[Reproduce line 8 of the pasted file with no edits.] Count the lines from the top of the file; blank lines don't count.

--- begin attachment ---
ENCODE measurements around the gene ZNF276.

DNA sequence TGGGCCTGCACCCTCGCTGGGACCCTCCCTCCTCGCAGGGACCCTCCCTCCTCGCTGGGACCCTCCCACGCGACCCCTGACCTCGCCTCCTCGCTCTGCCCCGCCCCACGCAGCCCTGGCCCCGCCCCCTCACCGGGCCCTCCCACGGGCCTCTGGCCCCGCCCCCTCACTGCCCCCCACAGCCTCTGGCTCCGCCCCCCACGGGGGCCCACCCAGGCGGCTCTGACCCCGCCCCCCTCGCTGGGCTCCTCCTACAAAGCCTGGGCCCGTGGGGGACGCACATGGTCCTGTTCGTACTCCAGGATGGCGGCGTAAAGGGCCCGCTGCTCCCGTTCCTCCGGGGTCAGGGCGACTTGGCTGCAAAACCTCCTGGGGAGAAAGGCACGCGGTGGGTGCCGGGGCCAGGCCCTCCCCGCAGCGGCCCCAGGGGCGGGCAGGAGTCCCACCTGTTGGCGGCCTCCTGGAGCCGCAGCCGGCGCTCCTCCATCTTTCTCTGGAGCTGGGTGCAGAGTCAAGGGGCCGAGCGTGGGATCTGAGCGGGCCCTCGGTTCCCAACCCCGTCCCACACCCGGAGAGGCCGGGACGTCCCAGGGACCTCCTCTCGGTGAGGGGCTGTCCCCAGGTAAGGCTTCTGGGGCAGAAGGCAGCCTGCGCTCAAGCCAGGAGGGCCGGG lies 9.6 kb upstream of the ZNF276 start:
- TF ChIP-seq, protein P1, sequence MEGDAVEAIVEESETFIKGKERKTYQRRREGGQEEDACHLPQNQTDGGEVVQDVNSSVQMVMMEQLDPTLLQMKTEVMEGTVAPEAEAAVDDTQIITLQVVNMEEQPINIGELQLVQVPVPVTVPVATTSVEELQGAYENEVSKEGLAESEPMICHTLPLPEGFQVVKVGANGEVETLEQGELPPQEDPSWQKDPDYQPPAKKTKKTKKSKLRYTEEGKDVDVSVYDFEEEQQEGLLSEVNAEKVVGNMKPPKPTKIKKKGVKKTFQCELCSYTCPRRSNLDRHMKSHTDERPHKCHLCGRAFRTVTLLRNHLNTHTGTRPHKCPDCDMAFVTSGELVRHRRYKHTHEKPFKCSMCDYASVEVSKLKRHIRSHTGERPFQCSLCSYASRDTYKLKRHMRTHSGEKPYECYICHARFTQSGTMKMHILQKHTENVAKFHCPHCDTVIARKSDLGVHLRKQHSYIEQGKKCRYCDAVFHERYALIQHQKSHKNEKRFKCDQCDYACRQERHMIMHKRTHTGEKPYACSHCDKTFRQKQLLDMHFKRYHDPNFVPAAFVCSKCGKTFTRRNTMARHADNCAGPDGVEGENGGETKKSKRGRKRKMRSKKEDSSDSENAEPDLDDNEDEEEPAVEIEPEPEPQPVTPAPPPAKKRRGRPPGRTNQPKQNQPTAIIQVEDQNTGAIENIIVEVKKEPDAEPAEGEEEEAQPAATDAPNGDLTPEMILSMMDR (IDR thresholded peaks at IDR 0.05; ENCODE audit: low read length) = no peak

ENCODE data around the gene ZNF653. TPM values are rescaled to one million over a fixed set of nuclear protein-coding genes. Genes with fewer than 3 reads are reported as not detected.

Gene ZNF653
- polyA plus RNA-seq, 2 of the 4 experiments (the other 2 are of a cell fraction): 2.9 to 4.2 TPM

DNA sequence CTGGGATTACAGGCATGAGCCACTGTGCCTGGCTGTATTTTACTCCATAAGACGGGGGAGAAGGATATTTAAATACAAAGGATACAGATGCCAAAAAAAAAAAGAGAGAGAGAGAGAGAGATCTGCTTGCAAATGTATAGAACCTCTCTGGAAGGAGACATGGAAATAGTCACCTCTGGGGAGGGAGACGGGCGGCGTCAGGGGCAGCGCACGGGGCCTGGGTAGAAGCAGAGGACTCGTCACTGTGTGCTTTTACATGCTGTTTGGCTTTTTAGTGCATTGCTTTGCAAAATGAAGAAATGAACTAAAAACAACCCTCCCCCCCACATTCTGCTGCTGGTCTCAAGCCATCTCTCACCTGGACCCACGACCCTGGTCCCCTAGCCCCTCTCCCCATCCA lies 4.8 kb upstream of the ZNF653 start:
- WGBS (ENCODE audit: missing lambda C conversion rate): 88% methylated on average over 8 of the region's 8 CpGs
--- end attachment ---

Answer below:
- WGBS (ENCODE audit: missing lambda C conversion rate): 88% methylated on average over 8 of the region's 8 CpGs